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Logo of Phnom Penh Post newspaper Phnom Penh Post - New bridge nears completion

Cranes loom over the Chroy Changvar Bridge on Sunday in Phnom Penh
Cranes loom over the Chroy Changvar Bridge on Sunday in Phnom Penh as construction continues with the goal of having the bridge operational by the year’s end. Hong Menea

New bridge nears completion

The second bridge linking Phnom Penh to the Chroy Changvar peninsula will be open for traffic in December, a senior government official announced yesterday.

Tram Iv Tek, the minister of public works and transport said the construction of the 719-metre-long bridge crossing the Tonle Sap river, running parallel to the Cambodian-Japanese Friendship Bridge will be completed by September and be open to traffic the three months later.

“Traffic has been very tight on this bridge during holidays like Khmer New Year, Water Festival and Pchum Ben when people travel into and out of the city,” he said, referring to congestion on the existing bridge. “It is time to address the issue.”

A new roundabout will also be built on the east side of river to smooth the flow of traffic and the existing roundabout will be removed, according to Iv Tek.

Construction on the $27.5 million project began in late 2011, with funding from a loan from the Export-Import Bank of China.

It is more than just major infrastructure projects under way in Chroy Changvar.

The commune in Russey Keo district is fast developing as new businesses and housing developers stream in.

Teng Rithy, the general manager of River Town Housing project, a property developer operating in Chroy Changvar says the housing market is moving quickly.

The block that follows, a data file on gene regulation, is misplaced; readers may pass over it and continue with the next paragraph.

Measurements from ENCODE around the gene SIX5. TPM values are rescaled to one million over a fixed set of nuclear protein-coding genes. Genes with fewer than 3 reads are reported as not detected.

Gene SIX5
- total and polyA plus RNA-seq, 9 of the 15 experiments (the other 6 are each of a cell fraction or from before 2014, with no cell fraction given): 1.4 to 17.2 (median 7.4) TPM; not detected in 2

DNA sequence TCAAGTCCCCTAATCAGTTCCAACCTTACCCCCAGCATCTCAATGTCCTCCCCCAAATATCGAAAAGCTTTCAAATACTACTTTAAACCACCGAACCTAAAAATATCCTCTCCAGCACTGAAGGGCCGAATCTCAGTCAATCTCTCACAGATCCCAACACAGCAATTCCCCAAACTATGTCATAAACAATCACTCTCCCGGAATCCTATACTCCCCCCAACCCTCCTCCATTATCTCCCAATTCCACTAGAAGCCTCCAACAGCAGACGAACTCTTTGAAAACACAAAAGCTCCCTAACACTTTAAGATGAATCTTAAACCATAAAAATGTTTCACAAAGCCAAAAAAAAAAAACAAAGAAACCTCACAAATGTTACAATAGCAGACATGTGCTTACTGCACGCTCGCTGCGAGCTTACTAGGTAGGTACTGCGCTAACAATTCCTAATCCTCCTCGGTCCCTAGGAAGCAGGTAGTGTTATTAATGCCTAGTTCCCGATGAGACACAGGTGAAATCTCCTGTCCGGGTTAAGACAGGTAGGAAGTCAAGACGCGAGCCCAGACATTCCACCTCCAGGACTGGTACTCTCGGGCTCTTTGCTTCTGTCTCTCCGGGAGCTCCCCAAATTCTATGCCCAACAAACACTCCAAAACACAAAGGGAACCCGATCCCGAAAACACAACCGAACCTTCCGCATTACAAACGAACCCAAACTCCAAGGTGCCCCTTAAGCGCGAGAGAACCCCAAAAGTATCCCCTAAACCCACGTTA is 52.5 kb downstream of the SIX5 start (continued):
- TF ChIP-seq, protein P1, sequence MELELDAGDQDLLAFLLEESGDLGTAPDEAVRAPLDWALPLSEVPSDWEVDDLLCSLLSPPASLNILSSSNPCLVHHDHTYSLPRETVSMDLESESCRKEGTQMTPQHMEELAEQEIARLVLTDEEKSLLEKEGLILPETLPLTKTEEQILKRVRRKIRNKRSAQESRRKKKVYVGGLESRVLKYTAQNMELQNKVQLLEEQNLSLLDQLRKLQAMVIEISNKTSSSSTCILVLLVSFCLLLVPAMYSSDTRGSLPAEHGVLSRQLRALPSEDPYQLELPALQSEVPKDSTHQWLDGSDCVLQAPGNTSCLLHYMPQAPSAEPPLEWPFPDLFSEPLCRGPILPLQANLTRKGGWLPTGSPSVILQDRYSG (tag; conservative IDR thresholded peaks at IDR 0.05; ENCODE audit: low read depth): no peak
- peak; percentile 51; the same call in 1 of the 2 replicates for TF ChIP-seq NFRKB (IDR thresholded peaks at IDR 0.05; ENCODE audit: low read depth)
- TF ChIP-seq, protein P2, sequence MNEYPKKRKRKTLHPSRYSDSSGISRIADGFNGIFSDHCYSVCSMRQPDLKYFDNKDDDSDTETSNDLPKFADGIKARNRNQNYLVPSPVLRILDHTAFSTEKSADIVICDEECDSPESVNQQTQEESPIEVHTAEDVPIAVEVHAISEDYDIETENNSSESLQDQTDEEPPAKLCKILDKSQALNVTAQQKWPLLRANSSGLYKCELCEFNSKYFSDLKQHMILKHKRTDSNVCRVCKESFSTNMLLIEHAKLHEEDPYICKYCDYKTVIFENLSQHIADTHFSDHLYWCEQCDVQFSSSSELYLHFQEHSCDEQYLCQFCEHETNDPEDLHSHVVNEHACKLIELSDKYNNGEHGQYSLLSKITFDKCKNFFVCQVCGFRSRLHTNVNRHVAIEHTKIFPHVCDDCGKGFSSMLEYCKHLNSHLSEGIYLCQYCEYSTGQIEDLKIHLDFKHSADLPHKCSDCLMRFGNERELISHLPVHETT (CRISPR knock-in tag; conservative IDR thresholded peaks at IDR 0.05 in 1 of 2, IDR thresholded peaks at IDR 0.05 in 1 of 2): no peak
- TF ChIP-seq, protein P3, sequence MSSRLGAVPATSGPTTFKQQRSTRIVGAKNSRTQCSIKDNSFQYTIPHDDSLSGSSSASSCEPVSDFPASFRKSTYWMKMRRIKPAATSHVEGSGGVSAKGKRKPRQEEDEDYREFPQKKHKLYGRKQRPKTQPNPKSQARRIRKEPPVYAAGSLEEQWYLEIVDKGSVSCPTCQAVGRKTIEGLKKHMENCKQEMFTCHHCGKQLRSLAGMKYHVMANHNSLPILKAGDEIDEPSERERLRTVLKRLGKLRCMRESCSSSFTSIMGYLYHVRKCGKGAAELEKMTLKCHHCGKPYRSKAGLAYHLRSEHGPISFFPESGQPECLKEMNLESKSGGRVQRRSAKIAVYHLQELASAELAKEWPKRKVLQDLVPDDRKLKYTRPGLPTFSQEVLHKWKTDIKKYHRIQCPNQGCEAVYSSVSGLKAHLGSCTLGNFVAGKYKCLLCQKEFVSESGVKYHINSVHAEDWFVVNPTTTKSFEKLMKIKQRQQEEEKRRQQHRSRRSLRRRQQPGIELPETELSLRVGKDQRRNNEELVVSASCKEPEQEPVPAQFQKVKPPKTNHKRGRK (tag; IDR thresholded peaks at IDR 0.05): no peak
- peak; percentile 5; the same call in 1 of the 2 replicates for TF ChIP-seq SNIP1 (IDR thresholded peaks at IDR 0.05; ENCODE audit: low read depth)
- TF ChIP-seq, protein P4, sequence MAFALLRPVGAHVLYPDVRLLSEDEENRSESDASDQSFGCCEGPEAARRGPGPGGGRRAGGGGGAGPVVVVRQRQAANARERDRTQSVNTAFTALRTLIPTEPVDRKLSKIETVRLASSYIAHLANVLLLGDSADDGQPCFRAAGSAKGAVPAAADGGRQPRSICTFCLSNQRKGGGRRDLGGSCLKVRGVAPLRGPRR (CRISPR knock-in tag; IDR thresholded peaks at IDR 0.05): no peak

“More and more people are interested in housing here,” he said.

Almost 80 per cent of the houses built in the River Town Housing project have sold since the company started construction in early 2013, Rithy added.

Chrek Soknim, deputy director at VTRUST property said land prices in Chroy Chorngvar had seen a 10 per cent rise compared with last year’s and the new bridge would do more to complement that growth.

“So now we have bridge, we see economic growth happening in the area, with existence of satellite city projects and smaller house building project along National Road 6, it make the demand and price of land in the region higher,” he said.

But the new bridge's completion has not come without sacrifice. The Post reported in August 2011 that 230 surrouding families were affected by the bridge and road expansion. Chroy Changvar commune Chief Pich Sareoun told the Post yesterday that the issue has been long solved.

“Those families who were affected by the bridge and those who were affected by road expansion along with the project have agreed to the compensation evaluated by the Interior Ministry.”

“It was solved, and there is no more problem.”



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